By Fr. Roy Cimagala
THIS is not meant to scare anyone, but the fact is that the end of time, the end of the world can come anytime. If we have some common sense, we should know that the natural thing for us to do is to be always prepared, since we would not know how much time we have left.
The gospel reading of Thursday of the last week (the 34th) of liturgical year reminds us of this reality. “There will be signs in the sun, the moon, and the stars, and on earth nations will be in dismay, perplexed by the roaring of the sea and the waves,” Christ said.
“People will die of fright in anticipation of what is coming upon the world, for the powers of the heavens will be shaken. And then they will see the Son of Man coming in a cloud with power and great glory. But when these signs begin to happen, stand erect and raise your heads because your redemption is at hand.” (Lk 21,25-28)
There, we cannot say that we are not amply warned. Still, we should not be overly worried about this. This is a fact of life that should be taken with due consideration. What this should do is simply for us to be always properly prepared.
In fact, if we are properly guided by our Christian faith, we would look forward to the end of time since that would make the transition to our eternal and definitive life when we are promised that there will be a new heaven and a new earth. (cfr. Rev 21,4) Our life here on earth is just some kind of testing ground to see if what God wants us to be is also what we want ourselves to be—his image and likeness, sharers of his divine life and nature.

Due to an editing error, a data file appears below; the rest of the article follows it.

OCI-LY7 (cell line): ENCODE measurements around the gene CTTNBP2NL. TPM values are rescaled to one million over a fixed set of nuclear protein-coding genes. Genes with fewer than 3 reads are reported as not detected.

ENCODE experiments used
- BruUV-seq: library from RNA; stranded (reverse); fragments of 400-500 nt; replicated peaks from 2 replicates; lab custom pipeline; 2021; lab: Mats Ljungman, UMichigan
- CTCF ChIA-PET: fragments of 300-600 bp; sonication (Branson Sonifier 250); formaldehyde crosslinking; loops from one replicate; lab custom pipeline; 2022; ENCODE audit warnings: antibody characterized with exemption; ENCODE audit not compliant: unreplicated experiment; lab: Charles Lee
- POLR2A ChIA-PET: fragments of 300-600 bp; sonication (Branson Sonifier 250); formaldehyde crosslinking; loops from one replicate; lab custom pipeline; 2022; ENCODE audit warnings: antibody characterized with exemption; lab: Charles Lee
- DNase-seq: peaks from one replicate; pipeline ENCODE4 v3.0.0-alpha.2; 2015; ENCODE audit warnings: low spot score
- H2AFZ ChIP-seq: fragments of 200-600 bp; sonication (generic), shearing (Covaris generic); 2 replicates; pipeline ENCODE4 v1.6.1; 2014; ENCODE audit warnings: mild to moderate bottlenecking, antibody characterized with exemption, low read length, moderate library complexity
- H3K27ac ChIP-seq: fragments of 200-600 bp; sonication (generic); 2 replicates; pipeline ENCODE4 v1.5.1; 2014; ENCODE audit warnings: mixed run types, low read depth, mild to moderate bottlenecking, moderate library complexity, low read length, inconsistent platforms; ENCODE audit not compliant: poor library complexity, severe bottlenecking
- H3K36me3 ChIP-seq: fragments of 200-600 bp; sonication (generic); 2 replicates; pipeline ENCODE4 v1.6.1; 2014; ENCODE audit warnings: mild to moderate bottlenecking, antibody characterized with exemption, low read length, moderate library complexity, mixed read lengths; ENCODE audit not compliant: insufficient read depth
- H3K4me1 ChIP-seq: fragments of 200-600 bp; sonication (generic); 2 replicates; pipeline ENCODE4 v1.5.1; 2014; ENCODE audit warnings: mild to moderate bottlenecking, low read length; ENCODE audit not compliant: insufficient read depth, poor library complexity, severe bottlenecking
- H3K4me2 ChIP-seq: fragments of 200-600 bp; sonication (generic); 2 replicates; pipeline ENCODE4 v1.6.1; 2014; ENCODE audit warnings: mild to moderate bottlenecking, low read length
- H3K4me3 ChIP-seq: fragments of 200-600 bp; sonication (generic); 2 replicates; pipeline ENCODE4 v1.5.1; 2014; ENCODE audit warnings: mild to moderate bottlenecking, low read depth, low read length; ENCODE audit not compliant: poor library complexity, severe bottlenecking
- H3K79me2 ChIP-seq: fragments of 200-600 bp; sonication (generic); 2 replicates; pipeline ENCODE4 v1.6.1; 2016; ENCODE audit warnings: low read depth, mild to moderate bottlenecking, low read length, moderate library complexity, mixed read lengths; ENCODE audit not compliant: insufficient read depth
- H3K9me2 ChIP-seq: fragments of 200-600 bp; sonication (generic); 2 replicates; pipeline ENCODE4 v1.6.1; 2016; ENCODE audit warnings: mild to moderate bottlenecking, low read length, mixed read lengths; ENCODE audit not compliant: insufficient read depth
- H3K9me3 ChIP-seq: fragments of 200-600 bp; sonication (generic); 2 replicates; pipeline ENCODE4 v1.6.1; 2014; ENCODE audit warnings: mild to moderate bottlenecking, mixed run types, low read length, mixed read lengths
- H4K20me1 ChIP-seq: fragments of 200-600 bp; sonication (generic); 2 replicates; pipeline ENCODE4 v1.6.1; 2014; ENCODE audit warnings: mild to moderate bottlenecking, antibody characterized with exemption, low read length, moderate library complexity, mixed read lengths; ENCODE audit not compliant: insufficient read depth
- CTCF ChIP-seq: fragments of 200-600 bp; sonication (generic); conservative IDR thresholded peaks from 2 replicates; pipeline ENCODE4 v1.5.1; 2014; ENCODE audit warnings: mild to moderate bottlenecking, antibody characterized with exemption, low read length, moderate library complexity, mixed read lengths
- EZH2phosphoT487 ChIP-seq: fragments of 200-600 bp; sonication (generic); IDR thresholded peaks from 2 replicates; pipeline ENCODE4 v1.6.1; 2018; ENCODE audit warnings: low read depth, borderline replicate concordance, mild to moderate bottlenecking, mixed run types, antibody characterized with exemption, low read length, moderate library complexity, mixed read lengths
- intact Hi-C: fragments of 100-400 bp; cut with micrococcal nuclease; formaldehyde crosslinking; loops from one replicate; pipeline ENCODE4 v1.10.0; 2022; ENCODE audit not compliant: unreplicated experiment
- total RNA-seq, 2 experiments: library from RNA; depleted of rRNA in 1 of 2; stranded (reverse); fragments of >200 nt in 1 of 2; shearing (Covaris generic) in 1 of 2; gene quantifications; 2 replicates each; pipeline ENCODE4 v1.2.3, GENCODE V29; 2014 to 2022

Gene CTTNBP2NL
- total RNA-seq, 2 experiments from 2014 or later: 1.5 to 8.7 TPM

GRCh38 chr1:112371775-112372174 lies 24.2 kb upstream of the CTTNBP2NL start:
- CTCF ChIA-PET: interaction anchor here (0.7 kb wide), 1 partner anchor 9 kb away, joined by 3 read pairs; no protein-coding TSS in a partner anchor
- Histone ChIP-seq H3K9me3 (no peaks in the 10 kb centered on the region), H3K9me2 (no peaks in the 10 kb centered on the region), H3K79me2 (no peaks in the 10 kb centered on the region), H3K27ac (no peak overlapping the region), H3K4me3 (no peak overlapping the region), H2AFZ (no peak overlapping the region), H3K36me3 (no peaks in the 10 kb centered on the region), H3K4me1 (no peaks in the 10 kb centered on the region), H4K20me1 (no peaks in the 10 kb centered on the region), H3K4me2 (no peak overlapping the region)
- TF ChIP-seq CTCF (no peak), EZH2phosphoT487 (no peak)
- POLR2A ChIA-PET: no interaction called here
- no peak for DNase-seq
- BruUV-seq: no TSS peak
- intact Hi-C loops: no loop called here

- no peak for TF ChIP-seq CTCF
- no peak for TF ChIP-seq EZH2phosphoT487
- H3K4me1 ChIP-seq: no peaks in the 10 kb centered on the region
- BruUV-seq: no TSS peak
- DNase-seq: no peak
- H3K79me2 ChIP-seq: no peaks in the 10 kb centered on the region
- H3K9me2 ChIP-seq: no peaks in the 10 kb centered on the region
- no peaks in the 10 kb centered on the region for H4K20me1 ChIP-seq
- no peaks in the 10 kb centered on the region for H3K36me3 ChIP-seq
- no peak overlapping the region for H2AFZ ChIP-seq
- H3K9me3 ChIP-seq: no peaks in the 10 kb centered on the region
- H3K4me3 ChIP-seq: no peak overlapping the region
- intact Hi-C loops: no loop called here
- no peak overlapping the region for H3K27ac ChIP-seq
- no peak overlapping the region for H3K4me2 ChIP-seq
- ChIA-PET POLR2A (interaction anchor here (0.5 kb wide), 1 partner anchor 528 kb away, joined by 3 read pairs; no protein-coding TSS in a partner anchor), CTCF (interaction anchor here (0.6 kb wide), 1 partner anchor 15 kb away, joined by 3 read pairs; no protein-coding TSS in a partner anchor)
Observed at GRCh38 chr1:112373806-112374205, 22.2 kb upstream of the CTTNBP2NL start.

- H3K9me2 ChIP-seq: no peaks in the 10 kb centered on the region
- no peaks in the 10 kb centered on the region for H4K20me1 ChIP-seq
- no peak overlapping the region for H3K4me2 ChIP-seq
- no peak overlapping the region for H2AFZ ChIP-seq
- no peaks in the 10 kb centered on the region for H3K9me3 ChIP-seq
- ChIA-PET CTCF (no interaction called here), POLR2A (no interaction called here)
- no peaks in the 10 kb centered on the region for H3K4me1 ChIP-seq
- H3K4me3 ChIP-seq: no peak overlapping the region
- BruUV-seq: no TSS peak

And the preparation for this eventuality need not involve anything extraordinary. It is enough that whatever we do in our daily routine is done with God and for God. That way, we would always be motivated to do things in the best way that we can, leading us to be more and more like God. And even if we cannot escape the limitations and imperfections of our work, God will always understand and would be happy to see us working with that intention.
What God would consider is the faith, hope and love that beat in our hearts as we do our daily activities. It is not so much the human success in our work that is important. Of course, if we do things with God and for God, it is very likely that our daily activities would have good effects and results. But these should not be the main consideration.
And so, it stands to reason that during the day we make many pit stops, so to speak, so we would know whether we are still on the right path, with the proper direction. We would have the chance to rectify and purify our intentions.
And at the end of the day, it would be good that we make it a habit to make a general examination of conscience that should end with a loving expression of sorrow for whatever mistake, shortcoming or sin we may have committed during the day. That way, we express our intention to be reconciled with God always. That in the end is what truly matters!